Language And Culture

What IS Culture And Why Should IT BE Taught?

In this section, we will briefly examine the relationship between language and culture and see why the teaching of culture should constitute an integral part of the English language curriculum. To begin with, language is a social institution, both shaping and shaped by society at large, or in particular the ‘cultural niches’ (Eleanor Armour-Thomas & Sharon-ann Gopaul-McNicol, 1998) in which it plays an important role. Thus, if our premise is that language is, or should be, understood as cultural practice, then ineluctably we must also grapple with the notion of culture in relation to language. Language is not an ‘autonomous construct’ (Fairclough, 1989: vi) but social practice both creating and created by ‘the structures and forces of [the] social institutions within which we live and function’ (ibid.). Certainly, language cannot exist in a vacuum; one could make so bold as to maintain that there is a kind of “transfusion” at work between language and culture. Amongst those who have dilated upon the affinity between language and culture, it is Duranti who succinctly encapsulates how these two interpenetrate:

  • to be part of a culture means to share the propositional knowledge and the rules of inference necessary to understand whether certain propositions are true (given certain premises). To the propositional knowledge, one might add the procedural knowledge to carry out tasks such as cooking, weaving, farming, fishing, giving a formal speech, answering the phone, asking for a favor, writing a letter for a job application (Duranti, 1997: 28-29).

Clearly, everyday language is “tinged” with cultural bits and pieces—a fact most people seem to ignore. By the very act of talking, we assume social and cultural roles, which are so deeply entrenched in our thought processes as to go unnoticed. Interestingly, ‘culture defines not only what its members should think or learn but also what they should ignore or treat as irrelevant’ (Eleanor Armour-Thomas & Sharon-ann Gopaul-McNicol, 1998: 56). That language has a setting, in that the people who speak it belong to a race or races and are incumbents of particular cultural roles, is blatantly obvious. ‘Language does not exist apart from culture, that is, from the socially inherited assemblage of practices and beliefs that determines the texture of our lives’ (Sapir, 1970: 207). In a sense, it is ‘a key to the cultural past of a society’ (Salzmann, 1998: 41), ‘a guide to “social reality”’ (Sapir, 1929: 209, cited in Salzmann, 1998: 41).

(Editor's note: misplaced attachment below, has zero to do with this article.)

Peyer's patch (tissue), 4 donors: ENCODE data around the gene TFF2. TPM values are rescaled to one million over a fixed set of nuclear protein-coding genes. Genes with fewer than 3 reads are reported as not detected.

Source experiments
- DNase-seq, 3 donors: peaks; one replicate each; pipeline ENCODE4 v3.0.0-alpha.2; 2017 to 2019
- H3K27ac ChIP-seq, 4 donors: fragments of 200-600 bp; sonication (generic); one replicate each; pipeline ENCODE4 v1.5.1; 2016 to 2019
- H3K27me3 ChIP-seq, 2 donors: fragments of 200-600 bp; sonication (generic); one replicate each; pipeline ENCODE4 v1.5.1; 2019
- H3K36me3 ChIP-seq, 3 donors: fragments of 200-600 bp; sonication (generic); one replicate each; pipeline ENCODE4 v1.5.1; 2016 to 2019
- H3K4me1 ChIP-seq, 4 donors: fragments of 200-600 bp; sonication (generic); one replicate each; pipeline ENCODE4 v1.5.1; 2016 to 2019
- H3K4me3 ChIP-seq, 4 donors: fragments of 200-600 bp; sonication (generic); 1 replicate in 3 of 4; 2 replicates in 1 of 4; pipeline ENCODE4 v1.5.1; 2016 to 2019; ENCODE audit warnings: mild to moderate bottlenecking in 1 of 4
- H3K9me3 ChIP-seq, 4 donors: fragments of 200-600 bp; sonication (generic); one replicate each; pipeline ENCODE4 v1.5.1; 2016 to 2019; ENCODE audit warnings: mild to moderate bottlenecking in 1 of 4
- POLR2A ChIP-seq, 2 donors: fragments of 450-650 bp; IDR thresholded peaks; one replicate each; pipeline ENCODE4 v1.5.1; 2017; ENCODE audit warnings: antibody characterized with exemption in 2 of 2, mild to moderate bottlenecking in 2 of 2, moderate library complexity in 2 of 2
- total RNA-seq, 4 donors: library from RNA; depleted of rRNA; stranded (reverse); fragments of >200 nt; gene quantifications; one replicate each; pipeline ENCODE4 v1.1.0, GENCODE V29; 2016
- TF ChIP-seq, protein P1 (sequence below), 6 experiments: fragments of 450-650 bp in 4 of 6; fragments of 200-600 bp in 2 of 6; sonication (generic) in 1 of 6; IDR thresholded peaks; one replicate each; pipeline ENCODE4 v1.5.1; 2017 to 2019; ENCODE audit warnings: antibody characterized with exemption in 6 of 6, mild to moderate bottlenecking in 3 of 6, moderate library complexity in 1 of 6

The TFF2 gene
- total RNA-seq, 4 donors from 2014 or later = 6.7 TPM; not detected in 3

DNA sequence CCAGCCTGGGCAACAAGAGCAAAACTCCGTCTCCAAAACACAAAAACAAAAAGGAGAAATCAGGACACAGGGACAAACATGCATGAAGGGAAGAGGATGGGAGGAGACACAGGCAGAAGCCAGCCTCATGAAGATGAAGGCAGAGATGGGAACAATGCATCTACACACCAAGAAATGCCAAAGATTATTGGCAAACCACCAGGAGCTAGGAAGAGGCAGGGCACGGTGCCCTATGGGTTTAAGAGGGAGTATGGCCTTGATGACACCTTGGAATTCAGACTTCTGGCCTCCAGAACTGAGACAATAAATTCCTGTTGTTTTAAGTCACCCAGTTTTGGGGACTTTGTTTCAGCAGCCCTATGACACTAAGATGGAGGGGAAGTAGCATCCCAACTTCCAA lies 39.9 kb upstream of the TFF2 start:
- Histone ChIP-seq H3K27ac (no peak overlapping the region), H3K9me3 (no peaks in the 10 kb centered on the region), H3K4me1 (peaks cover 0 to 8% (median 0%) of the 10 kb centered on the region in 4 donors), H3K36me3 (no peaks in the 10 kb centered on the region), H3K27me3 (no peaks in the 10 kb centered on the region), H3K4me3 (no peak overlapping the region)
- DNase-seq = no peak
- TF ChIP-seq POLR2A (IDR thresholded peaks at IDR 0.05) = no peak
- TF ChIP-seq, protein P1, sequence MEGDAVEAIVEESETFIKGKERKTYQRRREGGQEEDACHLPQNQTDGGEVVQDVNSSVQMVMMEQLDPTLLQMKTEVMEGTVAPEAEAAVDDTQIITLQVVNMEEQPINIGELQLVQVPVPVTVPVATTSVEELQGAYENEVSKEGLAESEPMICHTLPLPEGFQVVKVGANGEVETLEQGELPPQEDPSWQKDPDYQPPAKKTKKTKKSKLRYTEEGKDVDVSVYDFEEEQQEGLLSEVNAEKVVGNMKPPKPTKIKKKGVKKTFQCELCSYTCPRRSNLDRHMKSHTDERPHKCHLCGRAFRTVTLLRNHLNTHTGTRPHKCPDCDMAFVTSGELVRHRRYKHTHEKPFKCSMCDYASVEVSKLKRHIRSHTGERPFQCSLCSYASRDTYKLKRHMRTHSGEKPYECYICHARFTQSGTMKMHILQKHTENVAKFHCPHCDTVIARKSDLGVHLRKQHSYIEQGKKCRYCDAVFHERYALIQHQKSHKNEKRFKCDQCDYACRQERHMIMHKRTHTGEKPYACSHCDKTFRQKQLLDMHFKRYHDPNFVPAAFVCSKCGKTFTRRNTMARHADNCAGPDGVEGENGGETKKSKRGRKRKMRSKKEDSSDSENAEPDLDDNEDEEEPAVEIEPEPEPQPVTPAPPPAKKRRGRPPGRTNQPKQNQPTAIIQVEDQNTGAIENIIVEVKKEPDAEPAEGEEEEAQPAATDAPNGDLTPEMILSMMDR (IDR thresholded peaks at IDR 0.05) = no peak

Studying culture gives students a reason to study the target language as well as rendering the study of L2 meaningful (Stainer, 1971).

• From the perspective of learners, one of the major problems in language teaching is to conceive of the native speakers of target language as real person. Although grammar books gives so called genuine examples from real life, without background knowledge those real situations may be considered fictive by the learners. In addition providing access into cultural aspect of language, learning culture would help learners relate the abstract sounds and forms of a language to real people and places (Chastain, 1971).

• The affect of motivation in the study of L2 has been proved by experts like Gardner and Lambert (1959, 1965, 1972). In achieving high motivation, culture classes does have a great role because learners like culturally based activities such as singing, dancing, role playing, doing research on countries and peoples, etc. The study of culture increases learners’ not only curiosity about and interest in target countries but also their motivation. For example, when some professors introduced the cultures of the L2s they taught, the learners’ interests in those classes increased a lot and the classes based on culture became to be preferred more highly than traditional classes. In an age of post-modernism, in an age of tolerance towards different ideologies, religions, sub-cultures, we need to understand not only the other culture but also our own culture. Most people espouse ethnocentric views due to being culture bound, which leads to major problems when they confront a different culture.

Being culture bound, people tend to reject or ignore the new culture. As if it is possible to make a hierarchy of cultures they begin to talk about the supremacy of their culture. This is because they have difficulty understanding or accepting people with points of view based on other views of the world. This point is also highlighted by Kramsch (2001)

People who identify themselves as members of a social group (family, neighborhood, professional or ethnic affiliation, nation) acquire common ways of viewing the world through their interactions with other members of the same group. These views are reinforced through institutions like the family, the school, the workplace, the church, the government, and other sites of socialization through their lives. Common attitudes, beliefs and values are reflected in the way members of the group use language-for example, what they choose to say or not to say and how they say it (p.6).

• Besides these benefits, studying culture gives learners a liking for the native speakers of the target language. Studying culture also plays a useful role in general education; studying culture, we could also learn about the geography, history, etc. of the target culture (Cooke, 1970).

took it from CULTURE IN LANGUAGE LEARNING AND TEACHING Bilal Genc and Erdogan Bada